How to be a tough cop parent with kindness and compassion 28/01/2019

What starts off with oneself being young and vibrant and full of hope and dreams meeting the man/girl that they are going to have their children with. And one day it happens, they excitedly bring home a beautiful delicate newborn that they can only love and adore. As dreams become harsh realities of hard work and little sleep, they unknowingly begin a pattern of destruction. They eagerly give into every demand their little angel has, (anything for a quiet life, right?) Then zap on ten short years later and a monster has come into the home and kicked their sweet little precious out and it’s here to stay! And the nightmare begins.
Of course I’m not generalising this. Not every child is going to cause you major headaches and confusion. If you’re one of the lucky ones and your first baby is easy enough and not very demanding, you’re probably going to escape major tantrums. Although take it from me, don’t sit back and relax just yet, there’ll be plenty of opportunities and issues that will arise with that particular child to keep you confused and questioning.
But let’s have a look at the difficult child first. It will have severe crying fits from as early as newborn. She/he is one of those babies one has no idea why they cry. They are fed, watered, nappy changed, not too hot, not too cold, cries when they wake up, cries when they go to sleep. And every cry is immediately met with instant attention.
As baby grows into a toddler, it becomes more demanding and stubborn. This can appear cute and harmless at first when you think your toddler is asserting themselves. It’s not so fun when it becomes clear that the child has become the boss of the house and screams in deafening hysteria until it gets its own way.
My difficult child came third and last. Now, I’m not saying that she wasn’t the most adorable little creature God put on this earth, but had she have came first, I’m pretty sure I would’ve been locked up in one home and she in another! She was definitely a challenge. She had the terrifying tantrums and by age four she began to hit me when I tried to get her to do what she needed to do. I could see that she was terrified during her tantrums. She was so sad and frustrated.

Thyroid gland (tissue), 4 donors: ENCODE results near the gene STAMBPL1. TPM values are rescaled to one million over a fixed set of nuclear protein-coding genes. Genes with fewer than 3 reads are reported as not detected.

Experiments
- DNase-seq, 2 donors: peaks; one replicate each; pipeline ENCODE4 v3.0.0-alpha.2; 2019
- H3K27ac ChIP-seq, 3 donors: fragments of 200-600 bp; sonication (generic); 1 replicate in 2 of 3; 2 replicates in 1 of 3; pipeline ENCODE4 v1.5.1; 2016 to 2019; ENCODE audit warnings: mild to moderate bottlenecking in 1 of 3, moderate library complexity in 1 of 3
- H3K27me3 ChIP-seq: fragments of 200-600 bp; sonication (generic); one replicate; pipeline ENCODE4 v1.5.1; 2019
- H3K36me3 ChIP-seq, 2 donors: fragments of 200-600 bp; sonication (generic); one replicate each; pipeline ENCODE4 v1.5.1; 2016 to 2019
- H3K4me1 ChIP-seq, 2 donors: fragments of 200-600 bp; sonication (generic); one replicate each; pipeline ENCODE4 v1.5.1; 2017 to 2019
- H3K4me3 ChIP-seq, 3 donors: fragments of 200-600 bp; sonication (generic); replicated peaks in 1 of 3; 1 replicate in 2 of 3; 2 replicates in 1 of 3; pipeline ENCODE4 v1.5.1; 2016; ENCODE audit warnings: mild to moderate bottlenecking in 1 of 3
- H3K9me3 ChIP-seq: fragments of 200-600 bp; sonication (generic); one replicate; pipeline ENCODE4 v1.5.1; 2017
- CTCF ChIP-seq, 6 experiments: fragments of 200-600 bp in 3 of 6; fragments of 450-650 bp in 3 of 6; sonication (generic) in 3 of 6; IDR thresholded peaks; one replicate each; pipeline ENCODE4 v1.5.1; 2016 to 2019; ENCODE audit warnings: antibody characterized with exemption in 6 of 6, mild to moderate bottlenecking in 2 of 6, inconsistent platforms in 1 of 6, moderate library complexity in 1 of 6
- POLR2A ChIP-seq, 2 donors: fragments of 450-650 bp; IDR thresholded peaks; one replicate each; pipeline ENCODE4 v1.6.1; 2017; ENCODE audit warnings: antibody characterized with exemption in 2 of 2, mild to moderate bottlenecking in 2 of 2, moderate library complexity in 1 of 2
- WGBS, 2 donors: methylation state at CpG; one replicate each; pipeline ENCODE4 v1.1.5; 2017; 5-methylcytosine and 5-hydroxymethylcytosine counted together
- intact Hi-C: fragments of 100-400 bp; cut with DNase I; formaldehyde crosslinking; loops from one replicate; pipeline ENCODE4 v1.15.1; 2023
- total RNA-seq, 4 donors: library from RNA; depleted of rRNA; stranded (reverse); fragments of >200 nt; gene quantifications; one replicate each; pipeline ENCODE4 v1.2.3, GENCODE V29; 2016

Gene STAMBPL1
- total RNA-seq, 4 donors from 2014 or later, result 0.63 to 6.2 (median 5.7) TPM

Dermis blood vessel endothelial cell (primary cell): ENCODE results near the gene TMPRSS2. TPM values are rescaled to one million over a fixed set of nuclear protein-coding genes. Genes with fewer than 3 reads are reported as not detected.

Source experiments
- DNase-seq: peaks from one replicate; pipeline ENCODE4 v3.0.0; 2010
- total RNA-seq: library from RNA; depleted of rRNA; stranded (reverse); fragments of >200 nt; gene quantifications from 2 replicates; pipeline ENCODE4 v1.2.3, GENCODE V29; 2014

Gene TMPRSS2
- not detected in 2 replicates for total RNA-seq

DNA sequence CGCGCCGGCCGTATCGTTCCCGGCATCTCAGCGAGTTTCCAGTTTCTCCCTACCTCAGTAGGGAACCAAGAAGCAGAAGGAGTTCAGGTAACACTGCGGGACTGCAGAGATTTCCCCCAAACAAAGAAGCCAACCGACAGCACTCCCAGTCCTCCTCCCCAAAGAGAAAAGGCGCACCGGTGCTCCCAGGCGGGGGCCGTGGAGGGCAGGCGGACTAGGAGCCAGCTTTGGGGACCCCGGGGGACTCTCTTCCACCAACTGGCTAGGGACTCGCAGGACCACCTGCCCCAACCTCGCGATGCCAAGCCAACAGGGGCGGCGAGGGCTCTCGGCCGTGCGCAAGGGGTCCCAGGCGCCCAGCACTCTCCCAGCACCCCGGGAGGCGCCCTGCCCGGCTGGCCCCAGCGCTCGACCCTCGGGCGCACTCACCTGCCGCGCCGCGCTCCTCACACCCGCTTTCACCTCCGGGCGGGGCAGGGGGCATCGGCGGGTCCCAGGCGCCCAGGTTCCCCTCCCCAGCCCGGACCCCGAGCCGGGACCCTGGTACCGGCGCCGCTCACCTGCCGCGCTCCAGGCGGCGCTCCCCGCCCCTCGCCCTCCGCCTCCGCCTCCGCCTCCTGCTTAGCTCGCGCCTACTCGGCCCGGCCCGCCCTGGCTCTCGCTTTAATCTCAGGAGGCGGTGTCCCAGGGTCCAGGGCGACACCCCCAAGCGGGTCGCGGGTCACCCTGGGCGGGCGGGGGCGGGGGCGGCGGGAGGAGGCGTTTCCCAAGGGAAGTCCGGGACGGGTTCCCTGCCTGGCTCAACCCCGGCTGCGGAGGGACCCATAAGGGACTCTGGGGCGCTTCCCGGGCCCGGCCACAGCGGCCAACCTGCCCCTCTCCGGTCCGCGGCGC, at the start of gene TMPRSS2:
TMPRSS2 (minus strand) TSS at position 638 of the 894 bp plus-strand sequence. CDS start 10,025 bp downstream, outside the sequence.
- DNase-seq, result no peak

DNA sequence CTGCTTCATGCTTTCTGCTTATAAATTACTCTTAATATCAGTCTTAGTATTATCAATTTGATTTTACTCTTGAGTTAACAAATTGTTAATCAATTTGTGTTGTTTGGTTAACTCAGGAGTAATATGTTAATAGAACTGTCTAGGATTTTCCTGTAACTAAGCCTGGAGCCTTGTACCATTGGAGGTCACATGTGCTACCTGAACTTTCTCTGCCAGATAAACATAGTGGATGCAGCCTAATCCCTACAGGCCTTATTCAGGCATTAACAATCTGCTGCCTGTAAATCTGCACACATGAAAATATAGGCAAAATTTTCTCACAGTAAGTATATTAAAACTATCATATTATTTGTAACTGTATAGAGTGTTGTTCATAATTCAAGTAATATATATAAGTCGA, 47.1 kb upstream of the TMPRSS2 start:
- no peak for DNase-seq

So the first thing I had to do was sort out this bad behaviour. After getting some very good advise from a wise old person, I got down to her level and firmly but kindly took her hands and said that if she hit me again, she would go on the step for a time-out. When she continued to hit me, I placed her on the bottom stair for four minutes. Of course there was mass hysteria and she tried to leave the step the whole time but I stood there preventing her from leaving the step again, kindly and firmly until her time was up. Then I asked her to tell me she was sorry.
This was a tactic I continued to use successfully from that day on. The thing was, on that first day, I could actually see the fear leaving my daughter’s eyes as she realised that Mammy was finally taking control.
As it turned out, my daughter had a sensory condition and a comprehension disorder, so the two factors meant that certain conditions or environments made her confused and uncomfortable and frustrated, which is why she cried a lot.
Learning to read and write and understand things was really difficult for her, so she got really angry with herself.
Having a learning disorder was all the more reason to not let her away with the bad behaviour from such a young age. Because she was always going to have this difficulty. It was always going to be hard for her to learn. It was always going to frustrate her but what was the alternative? Give in to her? Feel sorry for her? And let her tantrums get worse, no way.
So yes, it is so hard to see your child crying and genuinely upset when they are finding things difficult to do, but kids are good at crying and if you know for sure that they are in a pretty good environment, well then what I would often say is ‘Don’t believe their crocodile tears!’ And you can’t tell them ‘Ok then, don’t do it.’ You’ve got to sympathise with them for sure , blow their nose if needed, give them a bit of fresh air and then say, now let’s try that again! And that goes for behaviour, education sport, activities.
Because that is the only way your child with learning difficulties or no learning difficulties will get through life.
It’s ok for things to be tough and hard when it’s all for the child’s benefit.
Jean xx

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